Tools for Reading Papers, Part 2

Part 1 — Part 2 — Part 3

This post is the second in a three-part series on reading scientific papers in astronomy.

In today’s post, we will go over different places to discuss papers and keep up with recent scientific literature.

You may already know that your department holds weekly colloquia where they bring in speakers from other institutions to give talks about their research. Here is everything else going on in your department you should want to know about. Some of these events give you a better opportunity to participate in discussions or to see what your colleagues think about someone else’s research.

(4) Astro-ph Coffee

Whether you know it or not, your institution probably has a meeting time for discussing papers called something like “astro-ph coffee.” Most departments schedule these gatherings at least twice a week for about a half hour. They are intended to be an informal setting for students, post-docs, and faculty to discuss the results and merits of the latest papers. They are also intended to have coffee. You can go just to listen to others talk about papers, or even to take part in these discussions as well. If you read an interesting paper, you can also present it and learn more about the topic as others ask you questions and/or point out comments and critiques you may not have thought of. And if you publish your own paper, astro-ph coffee is a great place to practice presenting it, especially if you are going to give a more formal talk at a conference. A good discussion of another paper or your own might turn out to be a stepping stone for thinking of a new research idea.

Who and how many people attend can vary greatly from place to place and even day to day. As a result, the types of discussions that happen and the research topics can also change from one gathering to another. The best way to grasp the format is to check it out for yourself!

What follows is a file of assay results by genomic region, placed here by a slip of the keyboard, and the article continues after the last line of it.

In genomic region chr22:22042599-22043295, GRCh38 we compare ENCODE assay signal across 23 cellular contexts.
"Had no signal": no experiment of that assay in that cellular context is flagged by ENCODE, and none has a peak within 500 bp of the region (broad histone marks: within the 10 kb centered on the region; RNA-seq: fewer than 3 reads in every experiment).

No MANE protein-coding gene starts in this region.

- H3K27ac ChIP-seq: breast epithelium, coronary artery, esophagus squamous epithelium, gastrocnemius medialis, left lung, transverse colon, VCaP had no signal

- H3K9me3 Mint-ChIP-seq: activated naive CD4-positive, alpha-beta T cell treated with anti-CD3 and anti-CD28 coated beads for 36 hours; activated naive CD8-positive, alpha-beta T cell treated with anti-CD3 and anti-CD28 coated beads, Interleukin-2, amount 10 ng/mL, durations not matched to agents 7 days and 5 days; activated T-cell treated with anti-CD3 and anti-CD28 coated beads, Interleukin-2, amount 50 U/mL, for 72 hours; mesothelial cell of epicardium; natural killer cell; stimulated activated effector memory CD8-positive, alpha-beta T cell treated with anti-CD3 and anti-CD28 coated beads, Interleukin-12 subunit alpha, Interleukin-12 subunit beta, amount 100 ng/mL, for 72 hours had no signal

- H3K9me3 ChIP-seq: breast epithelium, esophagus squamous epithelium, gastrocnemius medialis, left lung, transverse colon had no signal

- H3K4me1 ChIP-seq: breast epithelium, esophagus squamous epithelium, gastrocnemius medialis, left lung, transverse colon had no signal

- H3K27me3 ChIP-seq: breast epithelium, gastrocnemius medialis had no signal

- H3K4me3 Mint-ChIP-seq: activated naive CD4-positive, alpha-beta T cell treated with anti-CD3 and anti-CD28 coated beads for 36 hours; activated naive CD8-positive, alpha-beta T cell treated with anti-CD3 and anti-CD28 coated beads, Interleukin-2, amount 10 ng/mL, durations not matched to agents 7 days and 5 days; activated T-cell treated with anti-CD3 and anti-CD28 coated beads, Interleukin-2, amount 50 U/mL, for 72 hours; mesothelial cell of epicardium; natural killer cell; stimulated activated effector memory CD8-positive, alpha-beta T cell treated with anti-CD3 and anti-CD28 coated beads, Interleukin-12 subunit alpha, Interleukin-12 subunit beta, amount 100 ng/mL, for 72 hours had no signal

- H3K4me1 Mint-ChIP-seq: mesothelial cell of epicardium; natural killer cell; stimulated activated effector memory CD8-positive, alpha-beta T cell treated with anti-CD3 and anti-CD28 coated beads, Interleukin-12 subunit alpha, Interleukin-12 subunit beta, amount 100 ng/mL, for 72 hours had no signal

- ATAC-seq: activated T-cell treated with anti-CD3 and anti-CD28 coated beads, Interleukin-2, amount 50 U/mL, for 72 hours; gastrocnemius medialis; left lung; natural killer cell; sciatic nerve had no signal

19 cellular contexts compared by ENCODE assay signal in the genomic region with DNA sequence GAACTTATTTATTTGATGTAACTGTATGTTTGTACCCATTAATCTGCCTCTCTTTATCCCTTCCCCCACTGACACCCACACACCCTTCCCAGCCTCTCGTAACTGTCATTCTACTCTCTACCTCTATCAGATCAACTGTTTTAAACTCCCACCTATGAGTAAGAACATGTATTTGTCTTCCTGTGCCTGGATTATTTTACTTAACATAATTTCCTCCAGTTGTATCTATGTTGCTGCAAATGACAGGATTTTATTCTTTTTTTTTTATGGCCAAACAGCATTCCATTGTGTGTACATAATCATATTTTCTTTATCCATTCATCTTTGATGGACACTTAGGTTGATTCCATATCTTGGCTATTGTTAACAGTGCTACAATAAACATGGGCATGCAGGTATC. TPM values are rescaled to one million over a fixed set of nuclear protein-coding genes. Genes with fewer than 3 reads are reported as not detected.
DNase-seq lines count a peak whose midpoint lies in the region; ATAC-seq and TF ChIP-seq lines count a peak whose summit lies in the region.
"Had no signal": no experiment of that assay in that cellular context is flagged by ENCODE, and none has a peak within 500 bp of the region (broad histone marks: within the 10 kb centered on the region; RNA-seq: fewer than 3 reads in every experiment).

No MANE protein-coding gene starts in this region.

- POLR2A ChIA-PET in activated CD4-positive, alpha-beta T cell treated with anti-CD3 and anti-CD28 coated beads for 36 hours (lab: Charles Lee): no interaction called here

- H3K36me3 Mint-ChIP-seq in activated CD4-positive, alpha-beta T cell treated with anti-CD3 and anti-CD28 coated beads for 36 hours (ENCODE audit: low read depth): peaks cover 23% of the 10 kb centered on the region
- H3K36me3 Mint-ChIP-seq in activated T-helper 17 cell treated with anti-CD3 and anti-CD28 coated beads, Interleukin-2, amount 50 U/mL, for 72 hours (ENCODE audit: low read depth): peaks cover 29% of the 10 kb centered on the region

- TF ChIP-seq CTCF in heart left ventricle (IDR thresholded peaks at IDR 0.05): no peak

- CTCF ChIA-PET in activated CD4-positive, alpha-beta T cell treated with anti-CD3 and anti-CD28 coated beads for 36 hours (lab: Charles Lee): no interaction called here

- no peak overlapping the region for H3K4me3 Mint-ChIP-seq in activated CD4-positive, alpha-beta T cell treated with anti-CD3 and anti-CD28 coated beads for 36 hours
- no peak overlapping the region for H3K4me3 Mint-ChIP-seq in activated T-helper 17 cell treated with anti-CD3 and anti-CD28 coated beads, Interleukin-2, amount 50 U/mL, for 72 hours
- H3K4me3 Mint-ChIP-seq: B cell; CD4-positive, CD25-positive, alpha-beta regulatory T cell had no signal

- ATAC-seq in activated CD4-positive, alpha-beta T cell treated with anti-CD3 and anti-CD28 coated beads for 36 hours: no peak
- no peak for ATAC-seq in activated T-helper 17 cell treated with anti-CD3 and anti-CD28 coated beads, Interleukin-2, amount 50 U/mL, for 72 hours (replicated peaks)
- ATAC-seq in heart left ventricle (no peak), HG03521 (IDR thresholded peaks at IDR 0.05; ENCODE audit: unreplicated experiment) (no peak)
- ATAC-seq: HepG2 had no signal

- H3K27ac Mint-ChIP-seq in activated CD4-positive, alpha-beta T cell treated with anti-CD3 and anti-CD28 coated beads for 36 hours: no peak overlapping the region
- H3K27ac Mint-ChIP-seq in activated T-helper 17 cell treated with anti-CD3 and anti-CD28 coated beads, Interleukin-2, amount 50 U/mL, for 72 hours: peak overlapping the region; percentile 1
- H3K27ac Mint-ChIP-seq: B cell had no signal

Figure 1. Coffee for an astronomer. The spiral arms give it that extra bit of flavor. Credit: The OSU.

(4a) VoxCharta

If you can’t make it to astro-ph coffee because it conflicts with a class time, you can still see what people are discussing on VoxCharta. Over 400 institutions use VoxCharta to vote on which papers to discuss at coffee. By creating an account under your department’s name, you can track which papers are being discussed and who is leading the discussions. If you choose to present a paper, this website is likely where you would make a nomination. In general, you can also see which papers have the most votes between every astronomy department in the world that uses VoxCharta (see Figure 2).

Figure 2. VoxCharta home page for Leiden. A few people have nominated four papers to discuss. If you click “Show votes from other institutions,” you can see which papers have the most votes amongst all institutions. Full size image here.

(5) Journal Club and Topic Lunch

Your department probably also hosts journal club and/or topic lunches at around noon. Examples of topic lunches include Planet Lunch, Galaxy Lunch, Theory Lunch, etc. These meetings are often once a week and last an hour. You are expected to bring your own lunch. Depending on your department, speakers may present about their own work or about what someone else is working on. You can find out who will be speaking and what they will be discussing either somewhere on your department’s website or from weekly reminders as part of a mailing list. (You may need to email the person in charge of the lunch series to get added to that mailing list.)